“I could not work with Linda Moore anymore. It was very stressful for me and my family, the continual turning things around, twisting things…”
“When you resigned, didn’t you say you resigned because you had obtained full-time employment?” Nelson asked.
“That was one of the reasons,” Frigo replied.
Just before, the court learned Frigo was working for Huntley School District 158 as a lunchroom worker and recess person. The word “substitute” was used but I didn’t catch with regard to which assignment.
Disputes over the content of minutes Frigo wrote, which were not approved until after she resigned took up a good bit of time.
Nelson inquired about when the Food Pantry was moved out of the township office complex.
Despite being on its board, Frigo couldn’t remember.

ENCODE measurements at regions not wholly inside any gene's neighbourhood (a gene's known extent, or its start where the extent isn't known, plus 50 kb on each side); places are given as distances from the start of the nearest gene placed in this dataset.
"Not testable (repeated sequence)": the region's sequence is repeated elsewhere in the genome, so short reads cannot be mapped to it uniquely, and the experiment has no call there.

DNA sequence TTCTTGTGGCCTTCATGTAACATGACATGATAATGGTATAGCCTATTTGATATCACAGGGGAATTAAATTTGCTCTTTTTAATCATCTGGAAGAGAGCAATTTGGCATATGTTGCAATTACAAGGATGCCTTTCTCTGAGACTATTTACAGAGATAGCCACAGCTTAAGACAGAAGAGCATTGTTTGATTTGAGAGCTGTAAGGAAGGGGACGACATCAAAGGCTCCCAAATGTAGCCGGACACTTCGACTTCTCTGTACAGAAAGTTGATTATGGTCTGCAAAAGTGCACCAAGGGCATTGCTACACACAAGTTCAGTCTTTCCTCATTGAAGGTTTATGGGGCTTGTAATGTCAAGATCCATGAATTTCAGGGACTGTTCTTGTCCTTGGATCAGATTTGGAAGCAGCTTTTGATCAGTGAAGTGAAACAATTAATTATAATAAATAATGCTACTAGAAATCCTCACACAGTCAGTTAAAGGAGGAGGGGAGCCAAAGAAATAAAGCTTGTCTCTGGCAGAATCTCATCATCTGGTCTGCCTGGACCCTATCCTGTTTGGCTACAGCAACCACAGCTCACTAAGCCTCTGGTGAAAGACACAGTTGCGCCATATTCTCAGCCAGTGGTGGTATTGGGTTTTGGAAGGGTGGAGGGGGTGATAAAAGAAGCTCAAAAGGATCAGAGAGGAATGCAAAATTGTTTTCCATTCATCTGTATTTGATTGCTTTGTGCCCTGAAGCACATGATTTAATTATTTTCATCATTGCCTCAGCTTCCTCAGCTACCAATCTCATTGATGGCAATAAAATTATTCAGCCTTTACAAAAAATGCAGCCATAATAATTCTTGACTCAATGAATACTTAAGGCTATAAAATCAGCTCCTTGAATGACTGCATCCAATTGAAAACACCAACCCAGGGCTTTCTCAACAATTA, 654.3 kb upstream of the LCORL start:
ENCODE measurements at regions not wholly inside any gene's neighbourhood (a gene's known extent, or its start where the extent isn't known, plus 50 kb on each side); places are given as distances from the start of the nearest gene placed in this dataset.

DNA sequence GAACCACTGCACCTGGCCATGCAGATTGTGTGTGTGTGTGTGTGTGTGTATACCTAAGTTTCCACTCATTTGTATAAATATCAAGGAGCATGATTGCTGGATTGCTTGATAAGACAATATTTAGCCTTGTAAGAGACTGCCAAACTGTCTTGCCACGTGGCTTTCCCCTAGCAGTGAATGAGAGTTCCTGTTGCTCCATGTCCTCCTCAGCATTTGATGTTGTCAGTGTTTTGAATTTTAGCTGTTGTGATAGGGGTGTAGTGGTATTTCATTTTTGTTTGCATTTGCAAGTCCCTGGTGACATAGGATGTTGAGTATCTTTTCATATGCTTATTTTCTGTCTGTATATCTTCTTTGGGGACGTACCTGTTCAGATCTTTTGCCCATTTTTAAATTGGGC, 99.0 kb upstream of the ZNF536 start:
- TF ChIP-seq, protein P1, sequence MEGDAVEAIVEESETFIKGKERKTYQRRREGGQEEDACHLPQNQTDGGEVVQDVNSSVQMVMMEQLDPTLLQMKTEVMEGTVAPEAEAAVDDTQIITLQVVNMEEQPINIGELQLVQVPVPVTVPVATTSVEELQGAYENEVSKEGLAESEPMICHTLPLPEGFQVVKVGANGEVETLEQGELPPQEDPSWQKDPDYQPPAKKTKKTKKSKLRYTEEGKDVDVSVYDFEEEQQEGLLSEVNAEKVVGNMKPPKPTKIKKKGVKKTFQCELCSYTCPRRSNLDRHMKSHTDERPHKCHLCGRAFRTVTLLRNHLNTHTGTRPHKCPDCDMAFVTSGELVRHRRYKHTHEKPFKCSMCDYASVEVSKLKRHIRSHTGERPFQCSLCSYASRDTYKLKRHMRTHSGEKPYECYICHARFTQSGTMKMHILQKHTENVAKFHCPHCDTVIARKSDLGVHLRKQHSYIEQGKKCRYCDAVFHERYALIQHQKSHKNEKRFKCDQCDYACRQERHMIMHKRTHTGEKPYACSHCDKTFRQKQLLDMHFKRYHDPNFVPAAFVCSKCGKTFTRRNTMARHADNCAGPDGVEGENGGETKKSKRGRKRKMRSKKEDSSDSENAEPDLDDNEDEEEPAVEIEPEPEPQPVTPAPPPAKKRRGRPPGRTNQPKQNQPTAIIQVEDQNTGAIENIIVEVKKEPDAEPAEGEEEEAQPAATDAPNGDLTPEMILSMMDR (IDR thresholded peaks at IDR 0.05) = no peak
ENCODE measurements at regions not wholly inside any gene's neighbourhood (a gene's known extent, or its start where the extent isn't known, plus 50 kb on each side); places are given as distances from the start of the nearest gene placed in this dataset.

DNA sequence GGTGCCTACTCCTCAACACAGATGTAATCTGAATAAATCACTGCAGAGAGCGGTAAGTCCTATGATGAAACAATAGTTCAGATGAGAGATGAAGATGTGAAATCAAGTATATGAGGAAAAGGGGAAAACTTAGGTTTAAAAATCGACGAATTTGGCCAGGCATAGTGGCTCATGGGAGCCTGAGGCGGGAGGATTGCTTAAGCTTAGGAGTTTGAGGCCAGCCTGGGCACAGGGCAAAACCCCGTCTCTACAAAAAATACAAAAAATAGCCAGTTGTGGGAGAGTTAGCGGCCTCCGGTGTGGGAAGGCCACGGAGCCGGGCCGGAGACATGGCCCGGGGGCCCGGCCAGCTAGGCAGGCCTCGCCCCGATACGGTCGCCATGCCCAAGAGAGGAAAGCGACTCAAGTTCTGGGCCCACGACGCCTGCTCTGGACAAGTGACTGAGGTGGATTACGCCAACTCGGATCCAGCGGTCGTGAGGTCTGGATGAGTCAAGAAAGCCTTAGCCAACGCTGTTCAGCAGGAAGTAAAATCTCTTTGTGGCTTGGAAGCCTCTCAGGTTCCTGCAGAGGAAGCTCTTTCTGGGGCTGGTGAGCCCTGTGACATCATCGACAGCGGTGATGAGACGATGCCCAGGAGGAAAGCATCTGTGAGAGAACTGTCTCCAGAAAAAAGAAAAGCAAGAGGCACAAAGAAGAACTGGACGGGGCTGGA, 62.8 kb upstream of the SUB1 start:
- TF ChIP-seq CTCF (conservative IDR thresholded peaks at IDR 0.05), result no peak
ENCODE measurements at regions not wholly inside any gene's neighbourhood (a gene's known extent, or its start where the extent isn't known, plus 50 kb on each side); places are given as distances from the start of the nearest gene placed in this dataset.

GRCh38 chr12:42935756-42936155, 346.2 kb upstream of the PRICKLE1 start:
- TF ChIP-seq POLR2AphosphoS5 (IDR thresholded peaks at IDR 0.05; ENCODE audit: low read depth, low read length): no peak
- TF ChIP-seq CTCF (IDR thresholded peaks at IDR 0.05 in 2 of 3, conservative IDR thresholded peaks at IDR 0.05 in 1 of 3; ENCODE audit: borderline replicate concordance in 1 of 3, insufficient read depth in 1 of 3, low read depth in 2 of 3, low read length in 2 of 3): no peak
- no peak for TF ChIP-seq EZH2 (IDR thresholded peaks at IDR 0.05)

Nelson sought specifics about what Moore had said she did that she didn’t do and what she said she didn’t do that she did and got a few.
Frigo revealed to the Judge that the Township Board stopped operating under Robert’s Rules of Order after revealing board meetings under Supervisor Rossi lasted ten minutes to an hour, while those after Moore took office lasted 3-4 hours.
She was asked the question about which I filed a Freedom of Information request:
Did she recall the board under Rossi ever voting on the hiring or firing of any attorneys?
“I can’t recall off hand.”
The next witness was Frigo’s successor Harriet Ford.
Township Trustees’ attorney Thomas G. DiCianni put into evidence seven sets of township minutes. Nelson observed they “do not bear your seal” when he questioned her.
“She can certify by seal or testimony,” DiCianni said.
Nelson asked Ford the same question I had filed a Freedom of Information request about, that is, whether any of the minutes report the “hiring or firing of any attorneys?” as Trustee Rob LaPorta had affirmed on the last court date.